I'm not intested in Botox...too many terrible experiences with it!!! I would like a slight browlift on my lateral brows to get rid of some of the excess lid skin..browlift surgery recommended for my case. Can fillers simulate a browlift? If so, how does this work..ie., what area is it injected, what filler would be used, ? I don't have a lot of forehead wrinkling (yet), just want to open my eyes a little. Also, if filler is still there when I finally want surgery, will it be in the way?
Can Dermal Fillers Create a 'Browlift' Effect??
Doctor Answers 19
Browlift Effect Possible with Fillers and Botox-But Find an Expert
Dermal Fillers plus Botox or Dysport to relax the upper Obicularis or Eyelid muscle can create a small Brow Lift Effect.
However please take the time to search for an experienced Board Certified Plastic Surgeon who has experience with this technique.
I have had patients show up in my office with visible lumps of filler under their eyebrow after having this done by a novice doctor.
Dermal Fillers for a Browlift
To an extent, dermal fillers can create a lateral browlift effect. Make up artists often use white eye shadow just below the lateral eyebrow to create the illusion of an elevated brown (for example, in front of a TV camera). We take advantage of this "trick" using fillers.
- A little bit of filler strategically placed uner the lateral eyebrow itself can pick up the elevate slack just a bit, which can result in an elevation of the lateral eyebrow (1-3 mm).
- When this is combined with a small amount of strategically placed Botox, the combination of the two can be even better
- Furthermore, if a laser is used as in the case of DOT Therapy to "shrink" the skin between the brow and eyelid, this can further enhance the browlift effect.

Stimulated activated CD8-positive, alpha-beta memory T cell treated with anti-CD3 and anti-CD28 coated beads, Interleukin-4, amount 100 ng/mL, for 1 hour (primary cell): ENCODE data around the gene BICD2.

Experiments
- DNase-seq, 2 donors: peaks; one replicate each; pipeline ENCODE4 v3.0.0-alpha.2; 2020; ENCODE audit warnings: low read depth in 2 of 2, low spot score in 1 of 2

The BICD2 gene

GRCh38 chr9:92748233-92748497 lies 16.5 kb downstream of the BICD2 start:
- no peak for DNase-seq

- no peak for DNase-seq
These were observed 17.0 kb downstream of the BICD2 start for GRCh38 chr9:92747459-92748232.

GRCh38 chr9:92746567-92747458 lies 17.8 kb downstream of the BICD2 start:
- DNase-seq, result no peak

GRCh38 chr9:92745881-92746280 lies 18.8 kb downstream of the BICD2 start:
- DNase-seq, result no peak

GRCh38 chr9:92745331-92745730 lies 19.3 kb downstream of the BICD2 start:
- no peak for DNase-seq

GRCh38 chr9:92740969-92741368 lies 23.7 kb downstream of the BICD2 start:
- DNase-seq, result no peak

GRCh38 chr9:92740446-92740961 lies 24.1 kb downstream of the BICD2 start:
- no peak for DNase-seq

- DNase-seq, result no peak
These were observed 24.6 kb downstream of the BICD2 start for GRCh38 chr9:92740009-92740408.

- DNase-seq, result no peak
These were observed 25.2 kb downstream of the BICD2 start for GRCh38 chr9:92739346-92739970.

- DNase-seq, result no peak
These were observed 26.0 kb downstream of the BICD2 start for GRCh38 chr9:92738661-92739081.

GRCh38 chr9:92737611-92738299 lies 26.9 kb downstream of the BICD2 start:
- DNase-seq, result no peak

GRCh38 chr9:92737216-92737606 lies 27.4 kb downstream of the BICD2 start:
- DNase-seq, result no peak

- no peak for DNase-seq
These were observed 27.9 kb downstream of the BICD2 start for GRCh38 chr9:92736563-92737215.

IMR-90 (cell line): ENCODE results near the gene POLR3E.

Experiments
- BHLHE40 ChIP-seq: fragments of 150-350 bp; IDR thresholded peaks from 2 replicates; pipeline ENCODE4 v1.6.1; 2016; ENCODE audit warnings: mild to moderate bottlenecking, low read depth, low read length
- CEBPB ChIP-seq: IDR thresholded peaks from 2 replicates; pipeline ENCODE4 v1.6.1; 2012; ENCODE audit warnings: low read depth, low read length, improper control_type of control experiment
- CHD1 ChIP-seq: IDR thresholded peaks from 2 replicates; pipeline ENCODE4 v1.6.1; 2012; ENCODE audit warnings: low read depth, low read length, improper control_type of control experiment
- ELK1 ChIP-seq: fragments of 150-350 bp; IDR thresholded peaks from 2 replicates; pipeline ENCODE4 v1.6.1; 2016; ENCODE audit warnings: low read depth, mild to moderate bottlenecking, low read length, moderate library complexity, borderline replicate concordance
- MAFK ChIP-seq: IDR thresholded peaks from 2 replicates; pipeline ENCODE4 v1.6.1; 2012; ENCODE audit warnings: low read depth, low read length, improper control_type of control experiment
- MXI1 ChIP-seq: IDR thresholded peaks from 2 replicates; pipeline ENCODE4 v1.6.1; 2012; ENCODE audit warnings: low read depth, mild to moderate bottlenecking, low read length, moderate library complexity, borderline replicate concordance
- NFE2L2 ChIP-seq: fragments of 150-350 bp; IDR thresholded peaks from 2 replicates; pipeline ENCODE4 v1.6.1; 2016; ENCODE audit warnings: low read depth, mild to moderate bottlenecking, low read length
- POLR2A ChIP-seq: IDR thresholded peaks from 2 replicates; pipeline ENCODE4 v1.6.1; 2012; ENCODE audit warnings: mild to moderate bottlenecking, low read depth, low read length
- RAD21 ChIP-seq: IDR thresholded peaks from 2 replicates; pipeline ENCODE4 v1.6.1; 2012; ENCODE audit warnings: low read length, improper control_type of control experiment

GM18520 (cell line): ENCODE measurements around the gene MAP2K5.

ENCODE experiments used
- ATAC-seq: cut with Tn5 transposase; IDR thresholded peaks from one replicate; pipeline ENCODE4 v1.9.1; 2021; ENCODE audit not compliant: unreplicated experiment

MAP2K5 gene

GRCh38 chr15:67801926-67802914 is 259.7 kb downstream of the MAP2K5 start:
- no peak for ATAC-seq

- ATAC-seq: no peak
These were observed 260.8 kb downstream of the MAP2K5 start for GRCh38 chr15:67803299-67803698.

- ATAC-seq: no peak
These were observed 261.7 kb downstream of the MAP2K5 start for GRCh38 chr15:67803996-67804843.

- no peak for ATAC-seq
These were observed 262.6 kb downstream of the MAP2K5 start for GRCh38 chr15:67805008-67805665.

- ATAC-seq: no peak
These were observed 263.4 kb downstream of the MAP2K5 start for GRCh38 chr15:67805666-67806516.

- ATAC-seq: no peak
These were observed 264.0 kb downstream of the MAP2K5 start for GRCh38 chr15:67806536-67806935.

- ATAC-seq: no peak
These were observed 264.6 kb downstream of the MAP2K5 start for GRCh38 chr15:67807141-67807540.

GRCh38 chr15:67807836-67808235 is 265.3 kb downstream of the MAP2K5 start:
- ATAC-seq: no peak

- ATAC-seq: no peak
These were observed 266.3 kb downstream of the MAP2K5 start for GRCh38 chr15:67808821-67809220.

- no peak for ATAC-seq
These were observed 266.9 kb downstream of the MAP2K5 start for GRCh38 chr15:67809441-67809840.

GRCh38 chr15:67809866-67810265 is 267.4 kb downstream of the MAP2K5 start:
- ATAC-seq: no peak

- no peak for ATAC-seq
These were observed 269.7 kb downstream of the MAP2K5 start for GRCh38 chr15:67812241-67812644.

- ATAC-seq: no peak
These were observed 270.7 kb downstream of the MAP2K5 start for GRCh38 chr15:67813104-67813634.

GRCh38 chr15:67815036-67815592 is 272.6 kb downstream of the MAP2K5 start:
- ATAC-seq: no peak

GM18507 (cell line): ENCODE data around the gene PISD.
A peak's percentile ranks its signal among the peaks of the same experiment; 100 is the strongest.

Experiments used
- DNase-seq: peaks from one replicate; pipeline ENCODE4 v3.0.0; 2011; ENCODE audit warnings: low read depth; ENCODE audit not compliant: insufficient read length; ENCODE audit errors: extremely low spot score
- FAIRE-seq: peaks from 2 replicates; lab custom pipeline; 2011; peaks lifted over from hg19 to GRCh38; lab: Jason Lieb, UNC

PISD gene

Fillers can simulate a browlift
In some situations, dermal fillers such as Restylane, Juvaderm, or Radiesse can be used to give the appearance of a browlift. This is done by injecting fillers along the brow bone, This will make the brow bone slightly more prominent and will give your borw a "ledge" to rest on. This can give you a few millimeters of lift and in some cases, this is all that you require. make sure your plastic surgeon is familiar with this technique because fillers last a long time in this area and if the results are not good, you may have to live with it for a year. Also, if you need significant elevation of your brow, only a surgical browlift will be appropriate.
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Brow lift, dermal fillers, subsequent surgery
Thank you for your question.
Dermal fillers can be used for peri-orbital rejuvenation and eyebrow lift.
Ideally Botulo-toxin ( to re balance muscle action to allow eyebrow being pulled up) and dermal filler ( will give ancoring effect to the eyebrow and change volume proportions to give appearance of higher eyebrows)used together will give the best result.
If you certain that to choose only dermal fillers then fillers like Radiesse, Laresse or Restylane SubQ are probably the best to be place at the lateral portion of the eyebrow's course to give that ancoring effect and to emphasize that part of the eyebrow. These fillers are more stable and can hold on longer.
Small deposits of finner dermal fillers like Restylane, Juvederm, Teosyal can be carefully placed to the upper orbital rim to increase slightly volume of the supra orbital space.
Subsequent surgery will be not a problem if you used Dermal fillers in the area -as they are not permanent. I would advised to consider endoscopic brow lift or lift with Silhouette threads.
Eyebrow lift with dermal fillers and Botox Cosmetic
You mention in the text of your question that you are not interested in Botox as a way to lift the eyebrows, however, the best effect with a nonsurgical eyebrow lift procedure would be with a combination of fillers and Botox. I would suggest that you consult with a board-certified cosmetic dermatologist or plastic surgeon with proper training and experience in injectables and eyebrow rejuvenation. Many horror stories that one hears comes from the fact that injections are performed by poorly trained or even non-medical personnel.